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America pollution cloud on India

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By G.S. MUDUR
  • Published 21.01.10
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New Delhi, Jan. 20: Air pollution from eastern and southern Asia, possibly from China and India, may be causing spikes in atmospheric ozone levels over North America, a study has suggested.

The study by a team of international scientists has shown for the first time that tropospheric ozone, 3km to 8km above the ground, has been increasing during springtime over western North America from 1995-2008.

“The rate of increase is greatest when the air is transported directly from South and East Asia to western North America,” said Owen Cooper, a senior scientist with the US National Oceanic and Atmospheric Administration at the University of Colorado, and lead author of the study to appear tomorrow in the journal Nature.

While ozone higher in the stratosphere forms a protective blanket against harmful ultraviolet radiation from the Sun, tropospheric ozone lower in the atmosphere is a pollutant that can harm human health and crops.

The study suggests that America’s air quality could thus depend on pollution in Asia. However, an Indian researcher has pointed out that the study does not conclusively demonstrate an Asia link to ozone levels in North America.

Air pollutants such as oxides of nitrogen and volatile organic compounds released from fossil fuel-burning react with sunlight to produce ozone. The study has pointed out that the emissions of oxides of nitrogen from south and east Asia have increased 44 per cent during 2001-2006. But emissions of such ozone-forming chemicals have decreased both in the US and in Europe.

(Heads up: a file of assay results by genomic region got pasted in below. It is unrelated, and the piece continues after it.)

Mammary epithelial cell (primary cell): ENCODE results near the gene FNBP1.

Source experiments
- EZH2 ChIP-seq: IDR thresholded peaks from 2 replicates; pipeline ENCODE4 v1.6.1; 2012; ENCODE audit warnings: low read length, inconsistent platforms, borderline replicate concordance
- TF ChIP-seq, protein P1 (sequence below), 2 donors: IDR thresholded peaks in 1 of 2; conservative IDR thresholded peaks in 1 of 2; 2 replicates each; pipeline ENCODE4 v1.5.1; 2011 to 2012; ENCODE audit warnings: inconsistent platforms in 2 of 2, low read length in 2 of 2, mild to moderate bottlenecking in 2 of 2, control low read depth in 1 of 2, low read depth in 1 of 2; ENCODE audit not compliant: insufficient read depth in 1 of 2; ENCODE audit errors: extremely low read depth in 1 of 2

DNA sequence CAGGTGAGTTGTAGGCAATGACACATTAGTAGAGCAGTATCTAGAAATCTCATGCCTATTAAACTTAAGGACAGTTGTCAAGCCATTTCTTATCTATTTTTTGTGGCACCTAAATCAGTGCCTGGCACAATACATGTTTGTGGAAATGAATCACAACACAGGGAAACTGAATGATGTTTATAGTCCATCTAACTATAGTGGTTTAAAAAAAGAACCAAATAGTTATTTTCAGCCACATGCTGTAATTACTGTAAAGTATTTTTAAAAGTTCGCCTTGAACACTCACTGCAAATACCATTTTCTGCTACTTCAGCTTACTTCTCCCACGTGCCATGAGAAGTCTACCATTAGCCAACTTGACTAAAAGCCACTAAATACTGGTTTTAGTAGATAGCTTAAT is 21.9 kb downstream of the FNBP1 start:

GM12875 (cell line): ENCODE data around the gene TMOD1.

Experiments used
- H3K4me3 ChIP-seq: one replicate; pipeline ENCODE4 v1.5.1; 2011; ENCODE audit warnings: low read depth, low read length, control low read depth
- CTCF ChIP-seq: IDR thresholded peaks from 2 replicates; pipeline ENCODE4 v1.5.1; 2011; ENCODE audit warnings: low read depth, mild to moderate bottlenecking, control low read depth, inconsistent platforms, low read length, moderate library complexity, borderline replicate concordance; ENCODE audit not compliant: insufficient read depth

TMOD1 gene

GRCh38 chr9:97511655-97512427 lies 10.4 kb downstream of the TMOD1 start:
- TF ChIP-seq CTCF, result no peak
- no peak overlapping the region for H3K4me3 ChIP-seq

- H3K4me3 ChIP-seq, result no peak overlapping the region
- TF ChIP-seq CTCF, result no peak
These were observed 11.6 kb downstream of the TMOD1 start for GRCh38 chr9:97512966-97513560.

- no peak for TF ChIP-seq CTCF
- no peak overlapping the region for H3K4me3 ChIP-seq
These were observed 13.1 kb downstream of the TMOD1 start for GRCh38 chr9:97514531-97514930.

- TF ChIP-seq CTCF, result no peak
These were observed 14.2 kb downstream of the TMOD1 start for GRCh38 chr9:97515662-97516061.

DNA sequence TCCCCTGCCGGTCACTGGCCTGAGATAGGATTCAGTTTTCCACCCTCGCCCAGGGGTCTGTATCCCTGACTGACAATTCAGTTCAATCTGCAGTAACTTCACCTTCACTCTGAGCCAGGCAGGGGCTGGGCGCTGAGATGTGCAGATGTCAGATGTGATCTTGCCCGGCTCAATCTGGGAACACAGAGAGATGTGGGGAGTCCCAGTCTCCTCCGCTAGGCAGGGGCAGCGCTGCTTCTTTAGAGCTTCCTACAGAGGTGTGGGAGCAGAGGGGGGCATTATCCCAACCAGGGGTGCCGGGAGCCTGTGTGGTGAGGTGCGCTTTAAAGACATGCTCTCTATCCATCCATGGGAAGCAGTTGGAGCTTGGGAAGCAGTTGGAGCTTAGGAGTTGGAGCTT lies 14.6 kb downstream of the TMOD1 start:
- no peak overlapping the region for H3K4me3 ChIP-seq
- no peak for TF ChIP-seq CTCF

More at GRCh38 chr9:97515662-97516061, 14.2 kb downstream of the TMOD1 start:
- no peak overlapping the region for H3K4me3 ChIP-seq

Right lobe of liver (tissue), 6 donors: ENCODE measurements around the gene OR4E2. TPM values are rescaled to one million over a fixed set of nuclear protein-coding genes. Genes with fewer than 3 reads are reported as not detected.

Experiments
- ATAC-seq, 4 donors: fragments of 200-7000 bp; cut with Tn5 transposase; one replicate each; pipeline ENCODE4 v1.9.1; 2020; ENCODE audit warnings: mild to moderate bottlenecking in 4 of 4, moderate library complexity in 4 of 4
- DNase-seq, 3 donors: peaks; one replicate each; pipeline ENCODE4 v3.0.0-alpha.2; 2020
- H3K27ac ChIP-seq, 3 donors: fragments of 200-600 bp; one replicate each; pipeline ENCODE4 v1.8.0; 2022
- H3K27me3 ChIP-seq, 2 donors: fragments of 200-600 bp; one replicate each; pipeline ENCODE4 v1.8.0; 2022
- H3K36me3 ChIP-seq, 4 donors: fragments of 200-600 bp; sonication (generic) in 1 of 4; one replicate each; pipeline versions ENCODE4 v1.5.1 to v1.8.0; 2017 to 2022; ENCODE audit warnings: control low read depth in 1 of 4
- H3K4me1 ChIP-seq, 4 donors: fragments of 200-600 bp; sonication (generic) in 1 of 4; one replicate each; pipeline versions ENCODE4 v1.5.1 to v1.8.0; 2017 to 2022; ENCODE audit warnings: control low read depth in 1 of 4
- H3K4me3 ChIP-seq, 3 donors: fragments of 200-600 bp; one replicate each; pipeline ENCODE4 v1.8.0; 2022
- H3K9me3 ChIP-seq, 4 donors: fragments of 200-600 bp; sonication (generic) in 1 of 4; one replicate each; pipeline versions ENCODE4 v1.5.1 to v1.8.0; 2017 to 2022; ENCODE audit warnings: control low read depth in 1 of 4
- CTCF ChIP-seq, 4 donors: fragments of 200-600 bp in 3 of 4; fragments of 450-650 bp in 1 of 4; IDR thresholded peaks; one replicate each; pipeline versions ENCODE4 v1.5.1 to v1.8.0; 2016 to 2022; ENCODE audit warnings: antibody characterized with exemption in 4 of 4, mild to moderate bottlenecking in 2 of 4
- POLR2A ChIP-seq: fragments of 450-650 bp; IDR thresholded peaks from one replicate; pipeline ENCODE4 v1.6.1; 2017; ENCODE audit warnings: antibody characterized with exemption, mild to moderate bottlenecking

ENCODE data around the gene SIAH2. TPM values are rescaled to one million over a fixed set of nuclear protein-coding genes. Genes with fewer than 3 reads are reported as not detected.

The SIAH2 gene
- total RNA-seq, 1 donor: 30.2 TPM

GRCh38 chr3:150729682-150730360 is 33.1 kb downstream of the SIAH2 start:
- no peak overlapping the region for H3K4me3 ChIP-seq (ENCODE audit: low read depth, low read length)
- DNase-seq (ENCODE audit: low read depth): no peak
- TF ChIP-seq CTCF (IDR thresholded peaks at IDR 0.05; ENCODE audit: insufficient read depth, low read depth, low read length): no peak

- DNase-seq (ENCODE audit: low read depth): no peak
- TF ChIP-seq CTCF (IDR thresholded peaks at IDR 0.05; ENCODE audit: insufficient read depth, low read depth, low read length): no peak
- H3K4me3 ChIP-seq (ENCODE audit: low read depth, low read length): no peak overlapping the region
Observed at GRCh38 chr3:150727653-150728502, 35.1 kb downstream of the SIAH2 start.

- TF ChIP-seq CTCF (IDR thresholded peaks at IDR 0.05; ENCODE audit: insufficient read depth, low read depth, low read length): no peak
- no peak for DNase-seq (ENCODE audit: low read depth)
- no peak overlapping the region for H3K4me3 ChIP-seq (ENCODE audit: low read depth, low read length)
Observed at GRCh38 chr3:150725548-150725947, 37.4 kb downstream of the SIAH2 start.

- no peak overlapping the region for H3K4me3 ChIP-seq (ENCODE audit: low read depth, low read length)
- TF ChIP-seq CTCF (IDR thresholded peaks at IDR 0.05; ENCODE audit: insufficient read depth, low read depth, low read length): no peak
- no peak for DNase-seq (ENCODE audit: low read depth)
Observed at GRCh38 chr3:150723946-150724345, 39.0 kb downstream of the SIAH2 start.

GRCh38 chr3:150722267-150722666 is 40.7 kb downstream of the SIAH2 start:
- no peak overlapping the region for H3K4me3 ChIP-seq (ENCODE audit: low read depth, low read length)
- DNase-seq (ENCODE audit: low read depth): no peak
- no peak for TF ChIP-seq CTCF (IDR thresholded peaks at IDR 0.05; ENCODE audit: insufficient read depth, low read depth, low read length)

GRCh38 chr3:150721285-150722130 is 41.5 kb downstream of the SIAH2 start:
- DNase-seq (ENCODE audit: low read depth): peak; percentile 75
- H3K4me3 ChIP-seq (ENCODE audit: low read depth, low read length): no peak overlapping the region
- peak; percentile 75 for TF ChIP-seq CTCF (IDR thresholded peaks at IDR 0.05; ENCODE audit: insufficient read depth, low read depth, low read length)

“Our findings indicate south and east Asia are associated with strongest ozone trends over western North America, but it cannot quantify the contribution from individual (Asian) nations,” Cooper told The Telegraph in an interview.

But a leading Indian scientist who specialises in the long-distance transport of air pollutants has said the new study is based on an interpretation of observations of ozone increases and does not establish Asia as its source.

“This does not provide any concrete evidence to show that the increase in ozone is because of pollutants from Asia,” said Gufran Beig, a senior scientist at the Indian Institute of Tropical Meteorology, Pune.

“The transport of ozone or ozone-forming pollutants from Asia to North America would have to be clearly demonstrated through pathways and timelines,” Beig told The Telegraph.

Some ozone-forming pollutants have too short a lifetime to survive a journey across the Pacific Ocean. The chemicals degrade and cannot form ozone any more, Beig said. The oxides of nitrogen, for example, have lifetimes of only hours or days, he said.

Cooper and his colleagues from Canada, France, and Norway had analysed some 100,000 ozone level measurements from separate studies by instruments aboard aircraft, balloons and other platforms.

The study, which shows a 14 per cent increase in springtime ozone in western North America from 1995 to 2008, was not designed to quantify the contributions from Asia. Cooper said contributions from specific regions would be a topic of future research.